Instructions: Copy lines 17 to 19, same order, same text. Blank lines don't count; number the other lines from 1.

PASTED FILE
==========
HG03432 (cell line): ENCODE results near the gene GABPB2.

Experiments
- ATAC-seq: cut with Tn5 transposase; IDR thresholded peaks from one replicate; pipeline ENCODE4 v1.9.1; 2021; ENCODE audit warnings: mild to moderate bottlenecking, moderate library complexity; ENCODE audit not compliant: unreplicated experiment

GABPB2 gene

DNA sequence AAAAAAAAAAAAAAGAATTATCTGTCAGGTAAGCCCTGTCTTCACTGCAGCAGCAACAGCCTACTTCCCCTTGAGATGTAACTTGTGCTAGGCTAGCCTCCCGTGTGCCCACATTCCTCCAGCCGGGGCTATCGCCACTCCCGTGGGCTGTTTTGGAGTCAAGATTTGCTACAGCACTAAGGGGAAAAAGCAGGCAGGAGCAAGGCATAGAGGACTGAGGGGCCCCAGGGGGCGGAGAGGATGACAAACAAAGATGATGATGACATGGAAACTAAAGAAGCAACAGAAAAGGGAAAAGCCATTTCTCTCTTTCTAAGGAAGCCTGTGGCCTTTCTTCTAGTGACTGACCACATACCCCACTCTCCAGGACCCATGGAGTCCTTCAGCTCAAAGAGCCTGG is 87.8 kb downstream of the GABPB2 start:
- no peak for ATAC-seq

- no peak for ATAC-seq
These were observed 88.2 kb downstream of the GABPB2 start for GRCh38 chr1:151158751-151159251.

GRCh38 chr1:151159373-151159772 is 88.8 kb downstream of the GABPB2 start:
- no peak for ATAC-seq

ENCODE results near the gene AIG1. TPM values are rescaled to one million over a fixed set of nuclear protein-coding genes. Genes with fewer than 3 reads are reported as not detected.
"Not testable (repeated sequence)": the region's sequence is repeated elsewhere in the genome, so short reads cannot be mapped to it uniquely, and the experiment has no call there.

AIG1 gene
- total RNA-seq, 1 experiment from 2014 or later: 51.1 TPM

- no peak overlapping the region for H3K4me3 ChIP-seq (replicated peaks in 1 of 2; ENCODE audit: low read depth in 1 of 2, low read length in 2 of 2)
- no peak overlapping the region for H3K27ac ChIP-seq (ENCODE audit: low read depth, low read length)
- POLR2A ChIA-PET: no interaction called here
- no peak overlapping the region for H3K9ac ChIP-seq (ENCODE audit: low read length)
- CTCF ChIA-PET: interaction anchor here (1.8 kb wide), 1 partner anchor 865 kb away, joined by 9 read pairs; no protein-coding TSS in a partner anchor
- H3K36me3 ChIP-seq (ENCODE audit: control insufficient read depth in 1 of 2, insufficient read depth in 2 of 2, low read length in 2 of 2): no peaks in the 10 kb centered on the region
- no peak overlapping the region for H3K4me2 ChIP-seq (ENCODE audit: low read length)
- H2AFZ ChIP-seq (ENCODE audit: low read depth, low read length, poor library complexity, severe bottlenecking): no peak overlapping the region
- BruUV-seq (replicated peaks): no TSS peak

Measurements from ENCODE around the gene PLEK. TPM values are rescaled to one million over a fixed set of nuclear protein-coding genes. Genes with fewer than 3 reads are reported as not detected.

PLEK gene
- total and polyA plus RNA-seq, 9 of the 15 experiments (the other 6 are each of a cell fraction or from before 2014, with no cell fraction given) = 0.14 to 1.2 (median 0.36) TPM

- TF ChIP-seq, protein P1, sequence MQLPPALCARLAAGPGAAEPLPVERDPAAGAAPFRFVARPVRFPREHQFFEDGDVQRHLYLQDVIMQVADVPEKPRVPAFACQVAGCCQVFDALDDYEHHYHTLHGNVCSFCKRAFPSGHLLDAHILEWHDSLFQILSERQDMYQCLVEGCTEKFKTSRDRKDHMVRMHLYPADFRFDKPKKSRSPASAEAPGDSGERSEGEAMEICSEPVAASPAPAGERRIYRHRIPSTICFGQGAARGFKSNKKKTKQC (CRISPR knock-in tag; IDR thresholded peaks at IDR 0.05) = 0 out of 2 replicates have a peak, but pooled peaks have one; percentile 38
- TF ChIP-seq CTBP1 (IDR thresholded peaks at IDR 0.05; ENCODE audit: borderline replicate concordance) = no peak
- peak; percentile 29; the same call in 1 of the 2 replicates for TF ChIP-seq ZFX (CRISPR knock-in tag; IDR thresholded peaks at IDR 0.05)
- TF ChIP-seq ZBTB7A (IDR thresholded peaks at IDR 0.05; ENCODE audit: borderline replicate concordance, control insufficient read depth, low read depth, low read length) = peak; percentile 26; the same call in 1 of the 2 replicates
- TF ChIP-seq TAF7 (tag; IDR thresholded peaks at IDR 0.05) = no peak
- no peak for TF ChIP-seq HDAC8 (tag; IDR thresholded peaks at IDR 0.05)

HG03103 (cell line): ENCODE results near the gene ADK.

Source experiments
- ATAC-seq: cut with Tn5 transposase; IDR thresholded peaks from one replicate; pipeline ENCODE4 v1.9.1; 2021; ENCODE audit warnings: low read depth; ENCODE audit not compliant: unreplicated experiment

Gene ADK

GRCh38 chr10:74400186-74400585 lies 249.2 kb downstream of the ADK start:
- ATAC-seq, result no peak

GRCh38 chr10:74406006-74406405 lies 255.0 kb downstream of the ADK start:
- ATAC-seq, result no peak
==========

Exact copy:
- POLR2A ChIA-PET: no interaction called here
- no peak overlapping the region for H3K9ac ChIP-seq (ENCODE audit: low read length)
- CTCF ChIA-PET: interaction anchor here (1.8 kb wide), 1 partner anchor 865 kb away, joined by 9 read pairs; no protein-coding TSS in a partner anchor